Friday 14 May 2010

HISTORICAL FICTION REVIEW: Honour and the Sword - A L Berridge


It is 1636 - the height of the Thirty Years War, one of the bloodiest and most destructive conflicts Europe has ever seen. As the campaigning season begins, the Spanish armies swell out of the Artois region of the Netherlands – flooding into King Louis XIII’s France. The sleepy border village of Dax-en-roi stands in their way. Facing the overwhelming might of the Spanish forces, the Chevalier de Roland rallies a valiant defence, but in vain – his household guard no match for the invaders. There is only one survivor as the Roland estate is razed to the ground, one soul who escapes the Spanish brutality: the lone heir to the Roland name, the son, a young boy by the name of André de Roland, the new Sieur of Dax . . . Upon this young nobleman’s shoulders all hope lies. He alone must bear the honour of the Roland name and, with it, the fate of his people.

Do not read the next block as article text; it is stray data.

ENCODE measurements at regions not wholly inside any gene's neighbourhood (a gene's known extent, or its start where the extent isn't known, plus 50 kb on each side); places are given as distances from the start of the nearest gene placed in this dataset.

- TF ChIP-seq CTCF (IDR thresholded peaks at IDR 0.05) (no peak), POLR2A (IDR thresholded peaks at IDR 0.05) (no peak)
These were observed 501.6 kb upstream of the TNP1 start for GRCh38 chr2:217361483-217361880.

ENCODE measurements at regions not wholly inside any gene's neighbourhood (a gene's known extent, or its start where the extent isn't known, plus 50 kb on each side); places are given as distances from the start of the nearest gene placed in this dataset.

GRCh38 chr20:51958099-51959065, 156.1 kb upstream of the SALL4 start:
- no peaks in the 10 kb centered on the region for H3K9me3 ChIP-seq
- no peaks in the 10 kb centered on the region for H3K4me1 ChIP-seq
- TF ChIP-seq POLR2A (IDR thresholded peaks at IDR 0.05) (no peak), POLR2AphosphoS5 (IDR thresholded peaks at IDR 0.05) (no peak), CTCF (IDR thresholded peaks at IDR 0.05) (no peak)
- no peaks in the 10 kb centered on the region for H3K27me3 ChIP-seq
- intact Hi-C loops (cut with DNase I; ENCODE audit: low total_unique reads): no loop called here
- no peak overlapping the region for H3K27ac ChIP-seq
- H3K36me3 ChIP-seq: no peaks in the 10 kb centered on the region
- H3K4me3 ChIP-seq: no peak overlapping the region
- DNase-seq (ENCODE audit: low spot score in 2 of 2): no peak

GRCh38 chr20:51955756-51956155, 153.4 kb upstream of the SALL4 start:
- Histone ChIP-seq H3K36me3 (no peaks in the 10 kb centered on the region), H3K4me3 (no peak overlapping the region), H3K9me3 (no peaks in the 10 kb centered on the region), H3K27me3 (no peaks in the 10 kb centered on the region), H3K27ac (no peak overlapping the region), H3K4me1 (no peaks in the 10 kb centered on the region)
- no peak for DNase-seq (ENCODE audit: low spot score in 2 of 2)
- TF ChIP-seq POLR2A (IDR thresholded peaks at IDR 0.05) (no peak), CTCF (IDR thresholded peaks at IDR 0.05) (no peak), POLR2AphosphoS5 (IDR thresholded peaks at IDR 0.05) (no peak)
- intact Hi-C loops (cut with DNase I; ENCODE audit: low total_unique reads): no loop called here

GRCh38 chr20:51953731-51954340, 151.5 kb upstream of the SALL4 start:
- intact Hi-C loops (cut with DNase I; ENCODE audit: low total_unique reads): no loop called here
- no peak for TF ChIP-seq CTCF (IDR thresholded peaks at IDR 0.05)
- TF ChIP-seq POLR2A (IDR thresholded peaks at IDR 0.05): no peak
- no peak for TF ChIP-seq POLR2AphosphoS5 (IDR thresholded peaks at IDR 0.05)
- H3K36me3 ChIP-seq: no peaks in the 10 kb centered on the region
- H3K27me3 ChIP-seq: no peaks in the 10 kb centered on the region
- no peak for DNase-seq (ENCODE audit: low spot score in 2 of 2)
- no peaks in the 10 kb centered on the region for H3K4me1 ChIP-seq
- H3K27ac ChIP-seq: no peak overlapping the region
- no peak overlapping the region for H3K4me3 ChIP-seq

Readers are always looking for something a little different in the Historical Fiction genre. Whilst many will delve into Roman or the Norse what AL brings to the fore is a novel with the daring do of the Musketeers, in a modern tale that contains touches of Dumas with combat that could easily have been written by Gemmell or Cornwell. Its addictive, its beautifully researched and a tale that you’ll have a hard time to put down. Add to the mix characters that have a touch of Flashman alongside discovering that the author plays for keeps and its an offering to shout from the rooftops.

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